The growth is in response to the increasing demand on the domestic and outside EU markets, according to Feve.
It said that this builds on the positive trend recorded in 2011.
In a statement, Feve said: “Despite the unstable economic and financial crisis that negatively affects the whole European manufacturing sector, these records shed a positive light on the stability and future prosperity of the European container glass sector.”
Data showed that in the first six months, the industry produced 10.9 Mtonnes of glass compared to 10.7 Mtonnes in the first half 2011.
The increase was striking in countries such as Portugal (13%), Poland (7%) as well as in the North & Central Europe (6.2%) and South & East Europe (5.1%). Other EU countries like United Kingdom (2.9%), Germany (1.4%) and Spain (1%) kept the steady trend of previous years while other countries recorded a slow-down after strong growth in 2011. Turkey confirms a dazzling trend (8.3%).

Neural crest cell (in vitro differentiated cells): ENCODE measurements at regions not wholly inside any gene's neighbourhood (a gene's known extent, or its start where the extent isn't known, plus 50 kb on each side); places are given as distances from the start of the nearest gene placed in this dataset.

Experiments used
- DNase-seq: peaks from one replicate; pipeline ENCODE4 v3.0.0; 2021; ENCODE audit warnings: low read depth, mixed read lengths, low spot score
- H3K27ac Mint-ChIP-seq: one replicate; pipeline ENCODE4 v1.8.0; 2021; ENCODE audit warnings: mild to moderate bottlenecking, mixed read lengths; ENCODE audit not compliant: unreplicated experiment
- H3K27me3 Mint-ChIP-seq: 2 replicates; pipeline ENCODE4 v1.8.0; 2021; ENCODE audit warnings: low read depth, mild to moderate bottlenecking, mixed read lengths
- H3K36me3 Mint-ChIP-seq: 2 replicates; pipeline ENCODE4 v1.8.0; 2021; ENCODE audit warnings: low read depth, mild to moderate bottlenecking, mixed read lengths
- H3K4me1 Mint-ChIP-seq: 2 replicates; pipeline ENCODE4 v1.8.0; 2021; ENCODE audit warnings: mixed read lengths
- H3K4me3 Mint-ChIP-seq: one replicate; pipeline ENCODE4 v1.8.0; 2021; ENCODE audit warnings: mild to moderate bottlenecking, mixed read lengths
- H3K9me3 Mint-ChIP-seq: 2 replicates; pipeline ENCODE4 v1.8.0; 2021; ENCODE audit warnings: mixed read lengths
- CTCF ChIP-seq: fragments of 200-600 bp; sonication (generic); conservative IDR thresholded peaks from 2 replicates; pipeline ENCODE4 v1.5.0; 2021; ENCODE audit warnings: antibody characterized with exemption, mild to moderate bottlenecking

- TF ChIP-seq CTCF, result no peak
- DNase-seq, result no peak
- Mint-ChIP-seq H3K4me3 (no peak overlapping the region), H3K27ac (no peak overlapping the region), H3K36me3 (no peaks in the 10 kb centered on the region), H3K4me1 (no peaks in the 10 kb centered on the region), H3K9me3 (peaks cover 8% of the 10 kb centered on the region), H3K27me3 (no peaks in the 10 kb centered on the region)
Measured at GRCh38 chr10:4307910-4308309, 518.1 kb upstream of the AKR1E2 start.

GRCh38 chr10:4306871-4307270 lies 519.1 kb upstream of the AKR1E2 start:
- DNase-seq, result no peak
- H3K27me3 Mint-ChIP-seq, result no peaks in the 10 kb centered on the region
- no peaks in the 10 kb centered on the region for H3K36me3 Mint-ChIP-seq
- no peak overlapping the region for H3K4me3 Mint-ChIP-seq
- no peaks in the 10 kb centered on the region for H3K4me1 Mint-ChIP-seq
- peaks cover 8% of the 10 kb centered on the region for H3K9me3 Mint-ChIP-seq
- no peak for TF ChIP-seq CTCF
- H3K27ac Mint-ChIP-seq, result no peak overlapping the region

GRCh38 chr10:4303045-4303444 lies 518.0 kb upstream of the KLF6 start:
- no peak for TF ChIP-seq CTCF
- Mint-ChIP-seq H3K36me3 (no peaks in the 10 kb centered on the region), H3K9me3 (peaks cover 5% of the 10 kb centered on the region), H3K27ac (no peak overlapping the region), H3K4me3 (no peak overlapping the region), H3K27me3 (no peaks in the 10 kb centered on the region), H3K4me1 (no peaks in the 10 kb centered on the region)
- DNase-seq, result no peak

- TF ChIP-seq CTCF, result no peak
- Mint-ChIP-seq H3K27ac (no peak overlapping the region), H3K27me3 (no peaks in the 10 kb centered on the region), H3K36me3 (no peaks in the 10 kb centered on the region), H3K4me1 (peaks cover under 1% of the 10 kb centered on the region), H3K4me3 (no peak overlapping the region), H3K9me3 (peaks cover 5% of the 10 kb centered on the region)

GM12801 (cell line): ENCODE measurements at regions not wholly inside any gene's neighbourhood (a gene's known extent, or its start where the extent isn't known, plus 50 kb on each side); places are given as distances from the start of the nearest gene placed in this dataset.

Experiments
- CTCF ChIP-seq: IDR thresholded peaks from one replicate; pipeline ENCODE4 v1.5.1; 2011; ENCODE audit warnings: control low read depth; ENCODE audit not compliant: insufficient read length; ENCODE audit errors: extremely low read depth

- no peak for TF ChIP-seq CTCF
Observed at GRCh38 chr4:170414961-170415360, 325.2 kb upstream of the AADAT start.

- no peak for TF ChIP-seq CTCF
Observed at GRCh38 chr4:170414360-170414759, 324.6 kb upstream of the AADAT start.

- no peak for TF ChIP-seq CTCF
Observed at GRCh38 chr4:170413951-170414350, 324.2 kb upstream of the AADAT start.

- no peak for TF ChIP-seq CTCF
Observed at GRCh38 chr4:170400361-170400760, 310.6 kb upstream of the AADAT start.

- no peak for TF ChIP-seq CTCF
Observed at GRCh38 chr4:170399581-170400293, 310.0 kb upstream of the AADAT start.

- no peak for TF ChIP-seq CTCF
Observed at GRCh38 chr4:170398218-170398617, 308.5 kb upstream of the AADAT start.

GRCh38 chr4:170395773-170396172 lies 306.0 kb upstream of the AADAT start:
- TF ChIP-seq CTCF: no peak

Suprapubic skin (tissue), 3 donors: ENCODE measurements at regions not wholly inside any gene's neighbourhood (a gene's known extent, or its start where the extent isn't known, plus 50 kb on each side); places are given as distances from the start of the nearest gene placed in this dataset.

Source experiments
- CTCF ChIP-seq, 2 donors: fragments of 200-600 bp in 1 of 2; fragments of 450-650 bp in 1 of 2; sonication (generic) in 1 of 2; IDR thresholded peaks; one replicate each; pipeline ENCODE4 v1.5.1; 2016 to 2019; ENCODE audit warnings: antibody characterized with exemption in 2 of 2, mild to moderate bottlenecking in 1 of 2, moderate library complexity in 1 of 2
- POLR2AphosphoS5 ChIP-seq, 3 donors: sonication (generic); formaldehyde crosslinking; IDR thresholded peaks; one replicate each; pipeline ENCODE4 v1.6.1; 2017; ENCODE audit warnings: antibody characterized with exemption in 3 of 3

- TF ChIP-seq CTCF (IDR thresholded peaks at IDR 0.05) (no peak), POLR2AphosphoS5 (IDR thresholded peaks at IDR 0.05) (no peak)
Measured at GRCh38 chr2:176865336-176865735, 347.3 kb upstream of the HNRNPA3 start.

According to the body, despite encouraging results, the impact of the long-winded financial crisis on the industry continues to weigh heavily on the competitiveness of the EU industry.
Increasing energy prices, unilateral CO2 costs, fluctuating and unfavourable exchange rates, and high labour costs hamper the cost competitiveness at global level of the container glass sector, Feve said. Combined, these challenges delay long-term investment decisions and rather become incentives for delocalisation of production sites and R&D investments outside EU to more industry friendly environments with lower costs.
“We strongly support the policy strategy of the European Commission, focusing on the manufacturing industry as powerhouse of the EU economy,” said Feve president Stefan Jaenecke.
Jaenecke said: “The container glass industry is making major efforts to adapt and innovate itself while continuing to meet market demand for a high quality and highly competitive packaging solution. These efforts need however to be supported by a legislative and economic framework that encourages the industry to look beyond short term results and fix long-term and sustainably sound objectives.”